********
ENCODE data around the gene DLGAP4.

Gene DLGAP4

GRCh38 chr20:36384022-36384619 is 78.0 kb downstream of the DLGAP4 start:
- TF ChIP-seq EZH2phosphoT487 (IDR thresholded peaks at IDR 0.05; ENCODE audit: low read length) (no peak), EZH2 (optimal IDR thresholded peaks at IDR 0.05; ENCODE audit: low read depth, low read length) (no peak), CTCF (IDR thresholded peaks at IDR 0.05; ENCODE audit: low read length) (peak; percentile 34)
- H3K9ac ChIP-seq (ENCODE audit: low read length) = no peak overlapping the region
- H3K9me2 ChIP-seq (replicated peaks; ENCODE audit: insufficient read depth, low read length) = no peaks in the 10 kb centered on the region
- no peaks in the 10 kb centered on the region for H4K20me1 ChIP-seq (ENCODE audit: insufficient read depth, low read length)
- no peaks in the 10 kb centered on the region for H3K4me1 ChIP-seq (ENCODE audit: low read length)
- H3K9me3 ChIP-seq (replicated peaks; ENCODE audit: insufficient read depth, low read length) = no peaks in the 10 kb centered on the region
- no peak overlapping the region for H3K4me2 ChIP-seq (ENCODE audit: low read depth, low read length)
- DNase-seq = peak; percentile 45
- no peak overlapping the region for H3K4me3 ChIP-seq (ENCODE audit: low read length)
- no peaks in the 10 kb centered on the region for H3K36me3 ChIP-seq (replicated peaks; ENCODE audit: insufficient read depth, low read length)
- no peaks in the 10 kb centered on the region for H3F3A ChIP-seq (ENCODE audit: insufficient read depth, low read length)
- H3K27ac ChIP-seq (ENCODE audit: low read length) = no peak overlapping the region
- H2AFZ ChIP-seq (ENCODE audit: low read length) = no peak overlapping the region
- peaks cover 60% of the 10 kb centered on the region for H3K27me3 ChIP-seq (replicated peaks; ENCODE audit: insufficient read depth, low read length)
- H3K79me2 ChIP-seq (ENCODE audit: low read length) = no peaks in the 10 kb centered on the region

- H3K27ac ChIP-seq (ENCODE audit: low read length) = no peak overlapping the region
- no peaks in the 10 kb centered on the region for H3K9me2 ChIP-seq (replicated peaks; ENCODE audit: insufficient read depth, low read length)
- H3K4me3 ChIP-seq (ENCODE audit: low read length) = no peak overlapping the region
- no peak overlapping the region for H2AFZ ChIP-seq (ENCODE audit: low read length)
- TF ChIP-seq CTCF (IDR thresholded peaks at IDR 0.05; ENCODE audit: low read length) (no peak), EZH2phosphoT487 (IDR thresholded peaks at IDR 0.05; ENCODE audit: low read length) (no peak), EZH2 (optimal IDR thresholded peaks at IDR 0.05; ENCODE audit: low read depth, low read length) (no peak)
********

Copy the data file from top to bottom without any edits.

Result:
ENCODE data around the gene DLGAP4.

Gene DLGAP4

GRCh38 chr20:36384022-36384619 is 78.0 kb downstream of the DLGAP4 start:
- TF ChIP-seq EZH2phosphoT487 (IDR thresholded peaks at IDR 0.05; ENCODE audit: low read length) (no peak), EZH2 (optimal IDR thresholded peaks at IDR 0.05; ENCODE audit: low read depth, low read length) (no peak), CTCF (IDR thresholded peaks at IDR 0.05; ENCODE audit: low read length) (peak; percentile 34)
- H3K9ac ChIP-seq (ENCODE audit: low read length) = no peak overlapping the region
- H3K9me2 ChIP-seq (replicated peaks; ENCODE audit: insufficient read depth, low read length) = no peaks in the 10 kb centered on the region
- no peaks in the 10 kb centered on the region for H4K20me1 ChIP-seq (ENCODE audit: insufficient read depth, low read length)
- no peaks in the 10 kb centered on the region for H3K4me1 ChIP-seq (ENCODE audit: low read length)
- H3K9me3 ChIP-seq (replicated peaks; ENCODE audit: insufficient read depth, low read length) = no peaks in the 10 kb centered on the region
- no peak overlapping the region for H3K4me2 ChIP-seq (ENCODE audit: low read depth, low read length)
- DNase-seq = peak; percentile 45
- no peak overlapping the region for H3K4me3 ChIP-seq (ENCODE audit: low read length)
- no peaks in the 10 kb centered on the region for H3K36me3 ChIP-seq (replicated peaks; ENCODE audit: insufficient read depth, low read length)
- no peaks in the 10 kb centered on the region for H3F3A ChIP-seq (ENCODE audit: insufficient read depth, low read length)
- H3K27ac ChIP-seq (ENCODE audit: low read length) = no peak overlapping the region
- H2AFZ ChIP-seq (ENCODE audit: low read length) = no peak overlapping the region
- peaks cover 60% of the 10 kb centered on the region for H3K27me3 ChIP-seq (replicated peaks; ENCODE audit: insufficient read depth, low read length)
- H3K79me2 ChIP-seq (ENCODE audit: low read length) = no peaks in the 10 kb centered on the region

- H3K27ac ChIP-seq (ENCODE audit: low read length) = no peak overlapping the region
- no peaks in the 10 kb centered on the region for H3K9me2 ChIP-seq (replicated peaks; ENCODE audit: insufficient read depth, low read length)
- H3K4me3 ChIP-seq (ENCODE audit: low read length) = no peak overlapping the region
- no peak overlapping the region for H2AFZ ChIP-seq (ENCODE audit: low read length)
- TF ChIP-seq CTCF (IDR thresholded peaks at IDR 0.05; ENCODE audit: low read length) (no peak), EZH2phosphoT487 (IDR thresholded peaks at IDR 0.05; ENCODE audit: low read length) (no peak), EZH2 (optimal IDR thresholded peaks at IDR 0.05; ENCODE audit: low read depth, low read length) (no peak)